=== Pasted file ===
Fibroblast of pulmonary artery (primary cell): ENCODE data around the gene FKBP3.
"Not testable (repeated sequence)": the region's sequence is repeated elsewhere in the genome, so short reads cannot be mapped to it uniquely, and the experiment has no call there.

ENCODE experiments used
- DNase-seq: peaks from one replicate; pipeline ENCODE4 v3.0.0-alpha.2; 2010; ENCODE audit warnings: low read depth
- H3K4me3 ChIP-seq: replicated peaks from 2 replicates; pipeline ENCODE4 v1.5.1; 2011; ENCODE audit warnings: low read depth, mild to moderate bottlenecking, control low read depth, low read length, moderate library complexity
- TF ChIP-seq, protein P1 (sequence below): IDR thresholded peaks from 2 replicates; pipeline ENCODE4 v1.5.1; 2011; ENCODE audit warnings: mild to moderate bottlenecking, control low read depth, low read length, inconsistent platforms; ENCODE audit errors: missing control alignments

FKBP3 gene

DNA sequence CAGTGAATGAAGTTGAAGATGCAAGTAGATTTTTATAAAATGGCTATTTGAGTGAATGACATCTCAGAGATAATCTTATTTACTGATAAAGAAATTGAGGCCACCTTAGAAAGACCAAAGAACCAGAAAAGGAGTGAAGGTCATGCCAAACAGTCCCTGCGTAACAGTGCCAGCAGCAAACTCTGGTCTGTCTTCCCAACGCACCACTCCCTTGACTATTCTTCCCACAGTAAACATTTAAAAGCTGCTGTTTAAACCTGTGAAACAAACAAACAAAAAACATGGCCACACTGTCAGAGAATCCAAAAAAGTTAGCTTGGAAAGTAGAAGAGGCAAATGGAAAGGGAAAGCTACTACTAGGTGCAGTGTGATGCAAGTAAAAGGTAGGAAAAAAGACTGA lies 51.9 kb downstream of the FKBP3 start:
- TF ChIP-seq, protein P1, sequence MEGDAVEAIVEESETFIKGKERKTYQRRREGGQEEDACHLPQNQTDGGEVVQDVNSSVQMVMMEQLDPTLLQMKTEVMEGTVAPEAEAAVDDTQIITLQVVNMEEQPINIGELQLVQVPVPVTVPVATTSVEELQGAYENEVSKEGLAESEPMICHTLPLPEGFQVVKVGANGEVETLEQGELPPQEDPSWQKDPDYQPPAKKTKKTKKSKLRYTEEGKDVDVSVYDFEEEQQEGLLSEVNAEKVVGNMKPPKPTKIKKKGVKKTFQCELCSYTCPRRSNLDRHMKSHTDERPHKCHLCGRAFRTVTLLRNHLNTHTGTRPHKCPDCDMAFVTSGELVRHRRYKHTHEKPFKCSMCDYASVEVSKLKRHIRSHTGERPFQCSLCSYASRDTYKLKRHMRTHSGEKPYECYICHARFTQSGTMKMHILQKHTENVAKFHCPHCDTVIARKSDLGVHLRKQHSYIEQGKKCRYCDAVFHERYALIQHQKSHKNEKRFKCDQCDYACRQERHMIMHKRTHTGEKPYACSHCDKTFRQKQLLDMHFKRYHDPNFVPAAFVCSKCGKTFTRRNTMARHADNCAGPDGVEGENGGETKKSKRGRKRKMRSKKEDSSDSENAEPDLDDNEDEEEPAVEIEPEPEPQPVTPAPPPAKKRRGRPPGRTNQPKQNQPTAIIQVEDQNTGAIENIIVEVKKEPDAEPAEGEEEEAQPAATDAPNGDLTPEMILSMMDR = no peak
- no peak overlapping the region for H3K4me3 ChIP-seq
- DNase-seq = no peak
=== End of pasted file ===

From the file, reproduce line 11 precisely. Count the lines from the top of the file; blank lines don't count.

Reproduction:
- DNase-seq = no peak